Lakewood woman aims to build pool to provide Watsu service

Marta Stec wants to build a Watsu pool to accommodate her disabled clients

Joseph Rios
jrios@coloradocommunitymedia.com
Posted 2/25/20

Wheat Ridge resident P.J. Snyder suffers from Angelman Syndrome, a genetic disorder that affects the nervous system, as well as scoliosis, a condition that sees the spine curve to the left or the …

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Lakewood woman aims to build pool to provide Watsu service

Marta Stec wants to build a Watsu pool to accommodate her disabled clients

Posted

Wheat Ridge resident P.J. Snyder suffers from Angelman Syndrome, a genetic disorder that affects the nervous system, as well as scoliosis, a condition that sees the spine curve to the left or the right. His health conditions have caused him to be non-verbal, and he can't walk independently.

But by partaking in Watsu, a therapy that involves placing the body in warm water pools and using traditional Shiatsu massage techniques from a Watsu therapist, Snyder has more mobility and less back pain.

“He can walk independently in (warm water pools). He loves the water,” said Cindy Snyder, P.J.'s mother. “We really miss Watsu.”

Snyder received Watsu therapy sessions from Marta Stec at Easterseals Colorado in Lakewood, an organization that provides programs for people with disabilities, older adults and caregivers. This past November, Easterseals Colorado closed its warm water pool, leaving Snyder and others with disabilities with no place to receive Watsu therapy sessions. The pool was designed for people with disabilities.

Now, Stec, who has been a Watsu practitioner since 1997, has created the Flowing Water Watsu Aquatic Therapy nonprofit organization with the hope of raising enough funds to build her own warm water pool that is accessible for people with disabilities to continue to provide therapy services to her dozens of clients.

Stec serves people who have physical problems, post-traumatic stress disorder, autism and more.

“These people have no place to go. Most pools don't like outside services, and they don't provide Watsu,” said Stec. “There are not many (Watsu providers) in Colorado.”

The benefits of Watsu include improved mobility, a decrease in pain, mental health benefits, and help with sleeping and cardiovascular issues, Stec said. She said Watsu is like a massage in water. When a person undergoes Watsu, they are floated, rocked, cradled and stretched in the pool.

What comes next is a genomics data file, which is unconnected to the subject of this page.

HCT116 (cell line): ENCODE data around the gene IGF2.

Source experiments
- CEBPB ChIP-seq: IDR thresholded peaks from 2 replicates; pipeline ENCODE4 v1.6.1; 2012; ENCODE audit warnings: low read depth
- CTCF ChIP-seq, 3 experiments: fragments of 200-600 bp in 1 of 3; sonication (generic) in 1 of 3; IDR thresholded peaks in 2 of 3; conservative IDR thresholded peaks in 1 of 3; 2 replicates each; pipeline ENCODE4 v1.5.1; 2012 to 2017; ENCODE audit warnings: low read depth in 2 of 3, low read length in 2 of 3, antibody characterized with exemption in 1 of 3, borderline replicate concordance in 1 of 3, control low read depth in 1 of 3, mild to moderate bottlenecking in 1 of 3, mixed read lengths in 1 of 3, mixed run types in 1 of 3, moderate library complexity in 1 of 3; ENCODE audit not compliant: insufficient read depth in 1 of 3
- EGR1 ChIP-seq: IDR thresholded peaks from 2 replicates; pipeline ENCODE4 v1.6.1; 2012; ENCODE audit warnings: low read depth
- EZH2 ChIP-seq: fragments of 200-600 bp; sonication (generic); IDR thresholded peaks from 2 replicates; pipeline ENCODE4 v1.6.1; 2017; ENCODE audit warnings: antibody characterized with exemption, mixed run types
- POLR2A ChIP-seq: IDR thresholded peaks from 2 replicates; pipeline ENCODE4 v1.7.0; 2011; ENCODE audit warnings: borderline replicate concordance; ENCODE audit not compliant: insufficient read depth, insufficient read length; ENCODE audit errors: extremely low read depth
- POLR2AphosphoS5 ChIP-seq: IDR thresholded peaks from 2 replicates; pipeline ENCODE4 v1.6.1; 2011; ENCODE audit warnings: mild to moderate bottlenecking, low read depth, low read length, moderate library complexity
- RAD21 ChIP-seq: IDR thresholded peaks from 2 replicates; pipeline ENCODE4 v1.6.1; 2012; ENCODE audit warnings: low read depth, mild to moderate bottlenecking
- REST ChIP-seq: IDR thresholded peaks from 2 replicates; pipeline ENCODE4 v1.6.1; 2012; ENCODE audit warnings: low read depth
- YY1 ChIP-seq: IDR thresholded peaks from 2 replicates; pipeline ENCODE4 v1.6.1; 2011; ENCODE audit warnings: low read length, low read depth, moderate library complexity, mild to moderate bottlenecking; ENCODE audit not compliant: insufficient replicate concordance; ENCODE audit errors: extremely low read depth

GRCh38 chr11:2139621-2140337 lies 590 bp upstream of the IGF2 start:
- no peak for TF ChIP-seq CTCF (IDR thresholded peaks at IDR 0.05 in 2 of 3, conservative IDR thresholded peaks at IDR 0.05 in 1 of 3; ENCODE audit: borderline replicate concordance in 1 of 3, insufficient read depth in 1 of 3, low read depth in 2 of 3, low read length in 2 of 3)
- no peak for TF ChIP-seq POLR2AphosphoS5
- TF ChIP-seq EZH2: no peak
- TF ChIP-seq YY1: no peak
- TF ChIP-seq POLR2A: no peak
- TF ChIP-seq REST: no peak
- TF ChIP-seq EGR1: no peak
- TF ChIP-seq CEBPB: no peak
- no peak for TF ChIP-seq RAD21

In order to do the therapy, Watsu must be done in a pool that is 94 degrees, according to Stec. She currently hosts some Watsu sessions at Celestial Seahorse, a business in Lakewood that offers Watsu, but the business's pool isn't accessible for people with disabilities.

“When I opened (Celestial Seahorse), I wasn't concerned about building a lift (into a pool) for the disabled because there was (Easterseals Colorado) and others that had a lift. Since then, every single pool that has a lift that provides Watsu has closed down,” said Trudy Jagger, owner of Celestial Seahorse. “People who are disabled and in wheelchairs or walkers that can't get up — they have nowhere to go.”

Stec currently has her eyes on vacant space at a property owned by David Zarou in Lakewood at 9600 W. Jewell Ave. Zarou, who works as a physician at his property, says he has had patients who have benefited from Watsu.

“Being worked on manually on a table is one thing, but then to be floating for an hour really reaches part of the nervous system that you can't in any other environment. I'm eager to have a tenant to fill (the vacant space), and I think this is noble work,” said Zarou.

To be able to afford a Watsu pool that can accommodate disabled residents, Flowing Water Watsu Aquatic Therapy has started a GoFundMe campaign to raise $30,000.

“I see the benefit tremendously, and you can just see that it is written all over (Stec's clients), and how much it means to them. People just don't do it over and over again if it isn't working,” said Arvada resident Nate Craner. He receives Watsu therapy from Stec because he suffers from post-traumatic stress disorder.

“I wish there was greater awareness (about Watsu), to be honest. At first, I wasn't sure about it, but I went back again and again, and I started to notice the changes from my body holding stress,” he said. “That combination of massage and movement — it just changed the dynamics of the way my brain works.”

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